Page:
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NEW DELHI (AP) - India marked three years Monday since its last reported polio case, putting the country on course to being formally declared free of the disease later this year.
India has made great strides against polio in recent years through a rigorous vaccination campaign. But for many in India, where polio victims with withered, twisted limbs are a common sight on the streets, these advances have come too late.
"My parents were very poor and couldn't afford medical treatment for me," said Sonu Kumar, 24, who contracted the disease when he was 10. Paralyzed from the waist down, he begs outside a temple in central Delhi and uses a wheelchair to move around.
Polio is a vaccine-preventable disease that has been eradicated in most countries. But it still causes paralysis or death in some parts of the world, including Nigeria, Pakistan and Afghanistan.
Polio usually infects children under age 5 when they drink contaminated water. The virus attacks the central nervous system, causing paralysis, muscular atrophy, deformation and, in some cases, death.
"India was once thought to be the most difficult country in which to achieve polio eradication," Global Polio Eradication Initiative said in a statement.
Monday's milestone was significant, but the World Health Organization stills need to confirm there are no undetected cases before making the official declaration that India is polio-free in March.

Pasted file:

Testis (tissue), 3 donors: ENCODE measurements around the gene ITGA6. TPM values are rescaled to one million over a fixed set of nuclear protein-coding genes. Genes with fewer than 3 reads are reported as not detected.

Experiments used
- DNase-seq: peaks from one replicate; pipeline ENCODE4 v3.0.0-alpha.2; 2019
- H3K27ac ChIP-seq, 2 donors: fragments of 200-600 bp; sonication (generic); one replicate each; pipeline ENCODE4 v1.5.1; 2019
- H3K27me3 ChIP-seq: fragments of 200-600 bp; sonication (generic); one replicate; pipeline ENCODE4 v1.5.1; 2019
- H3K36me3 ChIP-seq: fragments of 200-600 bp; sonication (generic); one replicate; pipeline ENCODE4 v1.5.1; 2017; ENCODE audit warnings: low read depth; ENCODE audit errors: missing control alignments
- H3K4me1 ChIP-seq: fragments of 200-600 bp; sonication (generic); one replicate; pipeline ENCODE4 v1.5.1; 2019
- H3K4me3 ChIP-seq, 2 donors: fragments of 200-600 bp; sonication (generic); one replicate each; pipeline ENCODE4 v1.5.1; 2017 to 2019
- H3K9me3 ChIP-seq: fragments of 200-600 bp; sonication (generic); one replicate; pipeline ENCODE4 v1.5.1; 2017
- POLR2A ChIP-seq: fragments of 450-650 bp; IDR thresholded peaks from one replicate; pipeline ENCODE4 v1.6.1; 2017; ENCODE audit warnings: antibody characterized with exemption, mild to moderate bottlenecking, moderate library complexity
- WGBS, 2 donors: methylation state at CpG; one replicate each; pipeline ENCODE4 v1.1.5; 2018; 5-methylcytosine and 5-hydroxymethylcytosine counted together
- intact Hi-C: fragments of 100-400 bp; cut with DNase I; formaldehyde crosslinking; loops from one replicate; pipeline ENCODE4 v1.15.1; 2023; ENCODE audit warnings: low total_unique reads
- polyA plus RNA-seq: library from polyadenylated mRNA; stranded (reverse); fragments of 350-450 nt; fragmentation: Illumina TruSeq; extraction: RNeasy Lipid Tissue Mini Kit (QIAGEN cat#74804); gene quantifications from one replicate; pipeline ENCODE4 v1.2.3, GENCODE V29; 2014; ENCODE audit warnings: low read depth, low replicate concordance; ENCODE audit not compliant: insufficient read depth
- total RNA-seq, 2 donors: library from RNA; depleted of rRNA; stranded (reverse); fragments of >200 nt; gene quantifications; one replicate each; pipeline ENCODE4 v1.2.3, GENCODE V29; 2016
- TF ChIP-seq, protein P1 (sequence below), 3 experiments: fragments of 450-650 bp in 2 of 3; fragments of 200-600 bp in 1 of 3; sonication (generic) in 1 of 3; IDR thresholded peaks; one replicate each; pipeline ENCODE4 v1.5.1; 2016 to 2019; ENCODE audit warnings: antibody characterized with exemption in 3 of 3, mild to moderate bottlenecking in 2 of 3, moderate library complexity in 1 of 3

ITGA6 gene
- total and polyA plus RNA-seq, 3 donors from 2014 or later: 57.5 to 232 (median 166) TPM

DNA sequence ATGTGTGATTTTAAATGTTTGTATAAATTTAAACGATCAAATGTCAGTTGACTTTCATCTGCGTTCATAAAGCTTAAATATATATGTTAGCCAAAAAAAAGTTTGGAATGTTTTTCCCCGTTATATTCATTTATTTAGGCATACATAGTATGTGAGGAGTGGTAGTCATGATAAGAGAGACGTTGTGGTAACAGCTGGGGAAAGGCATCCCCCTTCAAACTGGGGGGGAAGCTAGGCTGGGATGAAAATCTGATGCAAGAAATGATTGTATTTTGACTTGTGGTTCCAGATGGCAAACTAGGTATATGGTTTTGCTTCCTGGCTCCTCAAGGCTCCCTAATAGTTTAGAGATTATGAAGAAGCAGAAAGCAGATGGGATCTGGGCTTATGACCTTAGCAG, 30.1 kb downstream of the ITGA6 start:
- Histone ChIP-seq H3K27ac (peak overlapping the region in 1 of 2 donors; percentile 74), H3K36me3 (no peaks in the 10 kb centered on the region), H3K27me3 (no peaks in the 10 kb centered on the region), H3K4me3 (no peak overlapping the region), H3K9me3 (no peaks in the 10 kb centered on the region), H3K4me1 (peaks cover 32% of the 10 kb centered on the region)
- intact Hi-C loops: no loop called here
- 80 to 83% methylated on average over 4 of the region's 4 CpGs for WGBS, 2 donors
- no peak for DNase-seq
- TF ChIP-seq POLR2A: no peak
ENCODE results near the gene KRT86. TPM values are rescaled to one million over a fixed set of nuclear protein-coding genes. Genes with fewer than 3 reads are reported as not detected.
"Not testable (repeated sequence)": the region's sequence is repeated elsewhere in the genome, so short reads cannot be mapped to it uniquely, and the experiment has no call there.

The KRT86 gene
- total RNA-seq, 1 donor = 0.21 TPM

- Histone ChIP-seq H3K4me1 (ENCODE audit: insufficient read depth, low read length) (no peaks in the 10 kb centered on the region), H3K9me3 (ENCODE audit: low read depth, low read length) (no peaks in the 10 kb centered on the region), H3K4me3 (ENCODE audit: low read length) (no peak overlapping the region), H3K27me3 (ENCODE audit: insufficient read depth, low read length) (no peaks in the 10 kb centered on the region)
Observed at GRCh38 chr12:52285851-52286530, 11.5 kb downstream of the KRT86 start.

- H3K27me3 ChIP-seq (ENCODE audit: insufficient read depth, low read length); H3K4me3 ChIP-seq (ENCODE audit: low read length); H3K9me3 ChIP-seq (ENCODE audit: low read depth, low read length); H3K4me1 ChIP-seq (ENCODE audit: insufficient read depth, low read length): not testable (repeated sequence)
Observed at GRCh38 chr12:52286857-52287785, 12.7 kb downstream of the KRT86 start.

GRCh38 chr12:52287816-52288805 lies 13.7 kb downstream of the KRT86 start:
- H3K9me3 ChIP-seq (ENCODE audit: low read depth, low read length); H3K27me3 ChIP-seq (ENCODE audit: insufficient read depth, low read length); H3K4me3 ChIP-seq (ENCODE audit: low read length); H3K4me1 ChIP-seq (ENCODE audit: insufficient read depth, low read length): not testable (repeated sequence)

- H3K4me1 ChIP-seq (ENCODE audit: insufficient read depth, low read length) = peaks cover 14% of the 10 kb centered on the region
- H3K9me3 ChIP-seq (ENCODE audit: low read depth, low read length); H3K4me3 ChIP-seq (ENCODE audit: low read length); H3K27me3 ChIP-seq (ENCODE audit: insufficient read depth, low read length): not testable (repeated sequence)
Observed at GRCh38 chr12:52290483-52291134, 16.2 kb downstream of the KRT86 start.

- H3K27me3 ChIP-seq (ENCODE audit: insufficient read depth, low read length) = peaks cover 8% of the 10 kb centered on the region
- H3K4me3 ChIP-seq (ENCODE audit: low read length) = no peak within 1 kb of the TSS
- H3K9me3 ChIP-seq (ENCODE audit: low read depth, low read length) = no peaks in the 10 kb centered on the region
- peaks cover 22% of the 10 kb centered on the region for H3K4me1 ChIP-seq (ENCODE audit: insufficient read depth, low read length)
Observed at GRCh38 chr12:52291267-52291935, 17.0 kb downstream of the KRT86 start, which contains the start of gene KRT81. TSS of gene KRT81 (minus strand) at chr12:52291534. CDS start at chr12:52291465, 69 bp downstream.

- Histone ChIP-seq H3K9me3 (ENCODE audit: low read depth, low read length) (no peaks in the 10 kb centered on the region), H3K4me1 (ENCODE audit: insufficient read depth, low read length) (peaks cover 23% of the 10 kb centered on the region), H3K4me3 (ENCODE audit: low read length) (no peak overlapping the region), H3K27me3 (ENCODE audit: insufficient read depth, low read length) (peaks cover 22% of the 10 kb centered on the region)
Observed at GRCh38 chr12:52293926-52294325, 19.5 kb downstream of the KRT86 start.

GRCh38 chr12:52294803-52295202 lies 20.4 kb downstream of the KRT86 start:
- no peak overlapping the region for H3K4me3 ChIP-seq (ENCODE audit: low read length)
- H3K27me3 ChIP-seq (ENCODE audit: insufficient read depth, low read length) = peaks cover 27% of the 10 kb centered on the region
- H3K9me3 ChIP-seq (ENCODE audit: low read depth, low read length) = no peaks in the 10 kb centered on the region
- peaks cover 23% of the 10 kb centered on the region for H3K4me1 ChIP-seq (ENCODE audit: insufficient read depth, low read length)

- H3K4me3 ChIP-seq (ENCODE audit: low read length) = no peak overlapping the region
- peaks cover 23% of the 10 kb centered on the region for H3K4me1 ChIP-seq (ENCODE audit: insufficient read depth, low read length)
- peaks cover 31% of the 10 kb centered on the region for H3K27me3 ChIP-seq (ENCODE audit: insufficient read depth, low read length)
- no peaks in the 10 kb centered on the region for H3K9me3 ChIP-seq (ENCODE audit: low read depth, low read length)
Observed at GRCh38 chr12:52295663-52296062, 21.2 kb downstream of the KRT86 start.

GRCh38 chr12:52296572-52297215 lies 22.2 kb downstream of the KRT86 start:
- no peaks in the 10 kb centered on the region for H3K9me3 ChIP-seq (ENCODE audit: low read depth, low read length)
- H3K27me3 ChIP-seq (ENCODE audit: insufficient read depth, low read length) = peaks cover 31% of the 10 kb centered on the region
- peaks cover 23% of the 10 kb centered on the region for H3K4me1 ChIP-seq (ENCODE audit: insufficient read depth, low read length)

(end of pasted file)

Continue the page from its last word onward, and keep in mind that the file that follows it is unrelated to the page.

Still, Junior Home Minister R.P.N. Singh sent a triumphant message on Twitter: "Proud day for all of us as Indians ... India is polio free for three years."
PolioPlus, the most ambitious program in Rotary's history, is the volunteer arm of the Global Polio Eradication Initiative. For more than 25 years, Rotary has led the private sector in the global effort to rid the world of this crippling disease. Today, PolioPlus and its role in the initiative is recognized worldwide as a model of public-private cooperation in pursuit of a humanitarian goal.
August - Membership and Extension
September - New Generations
October - Vocational Service
November - Rotary Foundation
December - Family Life
January- Rotary Understanding
February - World Understanding
March - Literacy
April - Rotary Magazine
June - Fellowship
Literacy is so important to Rotary International, that an entire month of the Rotary Year is devoted to focusing our attention on it. In 1985, Rotary declared basic literacy to be a pre-condition to the development of peace. Through this organizational emphasis, more than half the world's 33,000 Rotary clubs address the full range of literacy and mathematical challenges for primary, vocational and adult learners as well as teacher training.
In 1911 an all-women's Rotary Club was formed in Minneapolis and between 1911 and 1917 an all women's Rotary Club existed in Duluth, Minnesota alongside the men's club, which exists to this day as an all woman Rotary Club. In 1912, the Belfast, Northern Ireland club and The RI Duluth Convention discussed the admission of women but rejected the idea. This was to happen at every convention until 1921, when at the International Convention in Edinburgh, Scotland the Standard Club Constitution was produced in which Article 2, Section III stated "A Rotary Club shall be comprised of men.